Randall Middle School (RMS) was recently selected as one of seven schools for a workshop with Community and Law Enforcement Workshops & Services, Inc. (CLEWS). The CLEWS program is a workshop conducted on public school campuses to encourage dialogue between youth and law enforcement of various ethnic and cultural backgrounds.
The workshop began with discussing topics of interest to students and also included exploring patrol cars, eating lunch with the officers and planning follow-up discussions with parents. The goal CLEWS strives for at each school is to bring students and law enforcement officers together to discuss issues both groups take a vested interest in, whether at school, home or in the community. Principal Claire Mawhinney expressed her gratitude, “CLEWS was a great opportunity for our students to share their ideas and to see officers as real people. It created a positive connection between young people and law enforcement.”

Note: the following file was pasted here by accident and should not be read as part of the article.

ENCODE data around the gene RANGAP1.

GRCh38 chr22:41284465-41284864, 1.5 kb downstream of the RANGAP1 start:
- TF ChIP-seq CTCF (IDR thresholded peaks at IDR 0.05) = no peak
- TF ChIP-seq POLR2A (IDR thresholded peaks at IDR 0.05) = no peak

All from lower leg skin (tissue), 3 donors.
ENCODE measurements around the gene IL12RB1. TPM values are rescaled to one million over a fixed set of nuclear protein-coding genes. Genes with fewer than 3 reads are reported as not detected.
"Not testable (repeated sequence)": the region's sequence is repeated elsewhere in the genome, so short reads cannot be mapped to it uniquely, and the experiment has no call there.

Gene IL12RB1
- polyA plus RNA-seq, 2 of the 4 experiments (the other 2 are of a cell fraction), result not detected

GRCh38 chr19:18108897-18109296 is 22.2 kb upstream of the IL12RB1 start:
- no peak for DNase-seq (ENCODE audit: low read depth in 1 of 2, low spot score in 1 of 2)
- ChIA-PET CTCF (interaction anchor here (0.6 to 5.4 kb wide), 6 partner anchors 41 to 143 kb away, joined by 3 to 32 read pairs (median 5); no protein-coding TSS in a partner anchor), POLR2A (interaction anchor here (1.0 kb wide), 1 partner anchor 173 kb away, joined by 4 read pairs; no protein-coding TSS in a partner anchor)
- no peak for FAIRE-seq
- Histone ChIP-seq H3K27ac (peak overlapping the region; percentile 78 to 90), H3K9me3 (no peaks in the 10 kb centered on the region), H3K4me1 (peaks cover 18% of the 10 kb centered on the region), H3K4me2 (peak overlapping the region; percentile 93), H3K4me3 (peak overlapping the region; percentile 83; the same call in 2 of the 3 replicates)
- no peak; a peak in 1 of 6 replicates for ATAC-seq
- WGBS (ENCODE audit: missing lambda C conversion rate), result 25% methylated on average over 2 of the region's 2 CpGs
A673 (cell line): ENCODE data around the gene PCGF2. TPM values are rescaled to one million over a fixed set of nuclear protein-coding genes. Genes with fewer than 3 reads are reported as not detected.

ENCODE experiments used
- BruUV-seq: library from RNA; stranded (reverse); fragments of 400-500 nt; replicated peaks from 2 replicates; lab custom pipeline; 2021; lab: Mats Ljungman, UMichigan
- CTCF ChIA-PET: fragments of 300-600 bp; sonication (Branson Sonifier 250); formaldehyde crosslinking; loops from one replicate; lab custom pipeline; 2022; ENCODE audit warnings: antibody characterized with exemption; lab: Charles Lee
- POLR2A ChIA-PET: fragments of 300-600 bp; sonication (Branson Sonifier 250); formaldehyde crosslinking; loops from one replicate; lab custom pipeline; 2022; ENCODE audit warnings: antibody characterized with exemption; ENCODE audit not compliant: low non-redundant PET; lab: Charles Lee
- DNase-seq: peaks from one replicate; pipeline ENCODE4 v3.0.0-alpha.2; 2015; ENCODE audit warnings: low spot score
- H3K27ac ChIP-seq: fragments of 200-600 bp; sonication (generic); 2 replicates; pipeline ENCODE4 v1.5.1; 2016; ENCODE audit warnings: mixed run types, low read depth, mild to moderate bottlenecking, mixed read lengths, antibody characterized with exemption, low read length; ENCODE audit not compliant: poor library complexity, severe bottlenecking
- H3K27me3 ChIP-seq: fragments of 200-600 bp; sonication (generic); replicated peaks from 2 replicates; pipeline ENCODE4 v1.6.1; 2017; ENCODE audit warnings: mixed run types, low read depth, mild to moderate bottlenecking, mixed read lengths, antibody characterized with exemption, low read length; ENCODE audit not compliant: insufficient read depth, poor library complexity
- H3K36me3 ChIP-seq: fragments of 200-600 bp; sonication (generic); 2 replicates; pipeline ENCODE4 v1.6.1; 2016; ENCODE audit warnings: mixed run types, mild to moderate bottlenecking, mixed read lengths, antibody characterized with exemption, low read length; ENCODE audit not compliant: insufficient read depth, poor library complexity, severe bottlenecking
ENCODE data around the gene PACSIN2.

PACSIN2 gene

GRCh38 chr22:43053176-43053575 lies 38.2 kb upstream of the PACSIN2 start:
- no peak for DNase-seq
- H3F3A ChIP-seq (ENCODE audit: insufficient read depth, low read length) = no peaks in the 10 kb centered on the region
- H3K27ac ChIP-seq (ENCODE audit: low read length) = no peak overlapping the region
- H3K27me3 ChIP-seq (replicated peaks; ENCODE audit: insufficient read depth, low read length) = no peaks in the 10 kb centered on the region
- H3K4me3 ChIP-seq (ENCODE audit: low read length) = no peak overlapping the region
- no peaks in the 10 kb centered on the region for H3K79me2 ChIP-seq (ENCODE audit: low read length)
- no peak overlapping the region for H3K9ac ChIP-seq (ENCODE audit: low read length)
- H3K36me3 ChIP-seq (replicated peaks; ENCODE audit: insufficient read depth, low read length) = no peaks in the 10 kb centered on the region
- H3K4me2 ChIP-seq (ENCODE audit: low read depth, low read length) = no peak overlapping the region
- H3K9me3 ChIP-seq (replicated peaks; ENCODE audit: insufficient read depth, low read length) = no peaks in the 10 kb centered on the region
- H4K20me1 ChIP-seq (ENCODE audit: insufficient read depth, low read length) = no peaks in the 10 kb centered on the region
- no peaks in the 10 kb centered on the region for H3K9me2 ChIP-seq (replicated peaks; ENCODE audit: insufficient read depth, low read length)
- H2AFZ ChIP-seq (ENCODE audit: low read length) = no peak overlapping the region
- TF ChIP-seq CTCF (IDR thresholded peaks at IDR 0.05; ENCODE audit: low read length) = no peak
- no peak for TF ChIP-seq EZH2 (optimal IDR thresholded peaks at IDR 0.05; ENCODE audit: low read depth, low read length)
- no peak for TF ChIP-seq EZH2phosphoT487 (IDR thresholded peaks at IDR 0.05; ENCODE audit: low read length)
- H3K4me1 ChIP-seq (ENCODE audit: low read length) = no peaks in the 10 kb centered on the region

Brittany Carrillo, civics teacher at Randall Middle School said, “This program correlates well with the civics curriculum. It was great to see the 45 civics students engaging in conversations with deputies on topics like guns on campus, vaping and other concerns as a middle school student.”
One RMS seventh grader Davis Abdoney added, “It was a great experience for kids to see what it is like to be a cop. My favorite part of the program was getting to see the inside of their cars and how they operate.”
CLEWS was inspired by the Police-Community Relations Workshops, originally funded by the State of Florida in 1985. Currently, the program is operated by individuals who were part of the program 20-30 years ago, including CLEWS program manager, Fred Hearns, who is retired from the City of Tampa.